Should You Trade David Wilson?

David Wilson looks to have a great opportunity with Andre Brown sidelined, but is it a bit overrated?

Do you remember the movie Cast Away? In that film, Tom Hanks is stranded on a deserted island, and he bonds with the most unlikely of "friends": a volleyball named Wilson. While adrift at sea, during Hanks' character's attempt to flee the island, he loses Wilson, and it's a very emotional moment. You a know a movie works when you're actually upset because a guy lost his volleyball. Soon after Hanks' character loses his "best friend" and is at his lowest point, he is rescued by an approaching ship. He is seemingly rewarded for letting Wilson go.

I believe the same can be said for fantasy owners in 2013.

Trade David Wilson. Trade Him Now.

I know you might be thinking I'm as crazy as a guy who's best friends with a volleyball, but hear me out: now is the time to cast David Wilson away. Last night, upon the report that Andre Brown had broken his leg, Twitter went David Wilson-crazy. I could figuratively (not literally, because that would be crazy) hear Wilson climbing draft boards and gaining value throughout the world of fantasy football with cries of, "He'll get all the goal-line carries" and "Wilson's now a number-one running back."

Forgotten in the frenzy was that we're still talking about a five-foot-nine, 205-pound second-year back who was supposed to share carries with an oft-injured journeyman (Brown). As Shakespeare (a fabled fantasy football afficianado) once said, "Some are born great, some achieve greatness, and some have greatness thrust upon them." Wilson is lightning fast and super-shifty, but a great NFL running back? I'm not quite sure he's there yet.

Wilson, By the Numbers

At numberFire, we give you an honest assessment of player value based on statistics, not feelings and emotions. I'm going to let the numbers do the talking.

Wilson finished his 2012 season with 358 yards on 71 carries--5.0 yards per attempt--and four touchdowns. In addition, he caught only four passes for 34 yards. Looking closer at Wilson's actual value to the Giants last season, he had a rushing NEP per attempt of -.03, which tells us that he had a slightly negative contribution to the Giants scoring output. The running backs who he was most similar to with regards to that metric in 2012 were Daryl Richardson, DeAngelo Williams, and Knowshon Moreno, backs who finished with a rushing NEP per attempt of -.02 and had minimal impact in the passing game.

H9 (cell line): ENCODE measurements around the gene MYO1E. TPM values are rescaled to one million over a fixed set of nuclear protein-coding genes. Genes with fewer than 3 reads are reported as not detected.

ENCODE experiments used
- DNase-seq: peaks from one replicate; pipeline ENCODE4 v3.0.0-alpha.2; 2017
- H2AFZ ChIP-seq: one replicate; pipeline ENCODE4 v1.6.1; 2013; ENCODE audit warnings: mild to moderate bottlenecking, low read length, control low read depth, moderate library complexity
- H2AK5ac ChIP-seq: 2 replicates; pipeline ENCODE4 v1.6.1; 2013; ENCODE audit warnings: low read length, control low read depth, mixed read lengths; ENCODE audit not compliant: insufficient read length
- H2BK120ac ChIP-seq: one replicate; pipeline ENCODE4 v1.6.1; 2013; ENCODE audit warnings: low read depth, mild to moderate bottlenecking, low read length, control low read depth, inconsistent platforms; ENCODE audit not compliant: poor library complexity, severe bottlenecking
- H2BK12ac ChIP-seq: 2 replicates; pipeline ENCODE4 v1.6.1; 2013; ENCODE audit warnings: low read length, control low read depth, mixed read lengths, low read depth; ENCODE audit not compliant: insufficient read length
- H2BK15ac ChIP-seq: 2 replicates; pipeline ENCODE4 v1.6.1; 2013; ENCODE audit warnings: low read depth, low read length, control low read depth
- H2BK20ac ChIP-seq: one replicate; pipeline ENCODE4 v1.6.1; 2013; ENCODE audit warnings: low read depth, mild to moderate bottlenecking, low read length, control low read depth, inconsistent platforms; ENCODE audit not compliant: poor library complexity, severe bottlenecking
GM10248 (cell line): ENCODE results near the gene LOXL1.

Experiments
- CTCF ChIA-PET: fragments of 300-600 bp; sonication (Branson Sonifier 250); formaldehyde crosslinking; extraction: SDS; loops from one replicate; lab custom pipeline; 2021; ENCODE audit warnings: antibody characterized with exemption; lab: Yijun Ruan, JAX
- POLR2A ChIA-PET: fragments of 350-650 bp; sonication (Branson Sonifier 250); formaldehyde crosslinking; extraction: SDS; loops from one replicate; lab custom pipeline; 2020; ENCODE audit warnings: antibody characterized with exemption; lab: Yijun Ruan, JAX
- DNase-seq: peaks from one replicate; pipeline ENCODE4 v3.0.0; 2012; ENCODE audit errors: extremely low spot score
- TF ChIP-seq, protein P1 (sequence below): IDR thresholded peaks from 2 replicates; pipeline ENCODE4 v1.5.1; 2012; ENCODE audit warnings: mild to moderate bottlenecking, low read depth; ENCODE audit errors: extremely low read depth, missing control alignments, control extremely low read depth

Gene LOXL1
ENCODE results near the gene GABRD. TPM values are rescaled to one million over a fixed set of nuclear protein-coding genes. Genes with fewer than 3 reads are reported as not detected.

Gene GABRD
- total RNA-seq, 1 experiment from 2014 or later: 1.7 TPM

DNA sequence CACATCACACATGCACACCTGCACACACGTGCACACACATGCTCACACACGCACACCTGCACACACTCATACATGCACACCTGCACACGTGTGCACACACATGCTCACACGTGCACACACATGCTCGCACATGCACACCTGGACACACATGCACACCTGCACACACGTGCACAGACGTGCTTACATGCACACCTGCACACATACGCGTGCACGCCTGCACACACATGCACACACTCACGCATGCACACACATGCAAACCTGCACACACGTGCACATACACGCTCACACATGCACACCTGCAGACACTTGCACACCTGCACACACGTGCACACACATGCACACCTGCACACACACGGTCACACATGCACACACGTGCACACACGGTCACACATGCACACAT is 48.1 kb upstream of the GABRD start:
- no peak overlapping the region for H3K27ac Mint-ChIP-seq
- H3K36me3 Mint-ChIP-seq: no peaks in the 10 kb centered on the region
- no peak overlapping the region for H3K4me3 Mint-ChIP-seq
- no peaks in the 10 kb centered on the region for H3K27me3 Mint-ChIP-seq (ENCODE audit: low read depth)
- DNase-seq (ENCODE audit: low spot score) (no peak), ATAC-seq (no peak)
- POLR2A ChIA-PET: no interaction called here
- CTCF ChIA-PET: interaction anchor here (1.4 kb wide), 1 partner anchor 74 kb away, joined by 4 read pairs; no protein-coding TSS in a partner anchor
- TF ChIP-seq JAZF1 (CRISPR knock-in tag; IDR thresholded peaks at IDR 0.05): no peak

Using this metric, Wilson compares unfavorably to the Giants' 2012 "bell cow" Ahmad Bradshaw, who had a rushing NEP of .03. And he looked worse compared the Giants' primary backup (before injury) Andre Brown, who had a whopping rushing NEP of .26. In addition, Wilson came in often with fresh legs in 2012 as a change of pace back, something that has aided the production of players like Danny Woodhead (.09 rush NEP) and Lamar Miller (.08 rushing NEP). However, Wilson's output in this usually helpful situation was underwhelming.

The perception is that, because Wilson will be getting more carries, he will have a greater fantasy value. I agree to an extent. Good fantasy players are built upon three facets: health, opportunity, and production. Assuming Wilson is healthy, he will have the opportunity to put up numbers. But it looks like last night's injury to Brown has inflated Wilson's value too much. Although his ADP hasn't caught up yet, Wilson has seemingly been thrust into the 11-15 grouping of running backs, amidst a list that often includes the proven backs like Matt Forte, Chris Johnson, Steven Jackson, Stevan Ridley, Maurice Jones-Drew, and Reggie Bush.

Remember, Wilson, who is shorter and lighter than most NFL backs, has yet to prove that he can handle 250 touches over the course of a season. He caught only four passes last season, so no one really knows what (or if) he can produce in the Giants' passing attack. During the past year, Coach Tom Coughlin has expressed concern with his ability to hold onto the football and protect the Giant's most important asset, Eli Manning. In addition, the Giants' offensive line, beset by injury, seems to be held together by string and chewing gum. Reports say that Brown could be back in four-to-six weeks, so unless Wilson proves to be capable of carrying the load himself, he could be back in a timeshare before mid-season.

Finish Reading This Article and Trade Wilson Before it's Too Late!

We have Wilson ranked number 20 amongst running backs, which puts him squarely at the end of the third round of a standard 12-team draft. His current ADP puts him late in the second round, and he's still climbing. If you haven't drafted yet, do not overpay for him. If you've already drafted him, good for you--now is the time to sell. Wilson's value may never be higher than this, so it's time to get as much as you can for him. He is far from my favorite running back in 2013, but he is my favorite "castaway."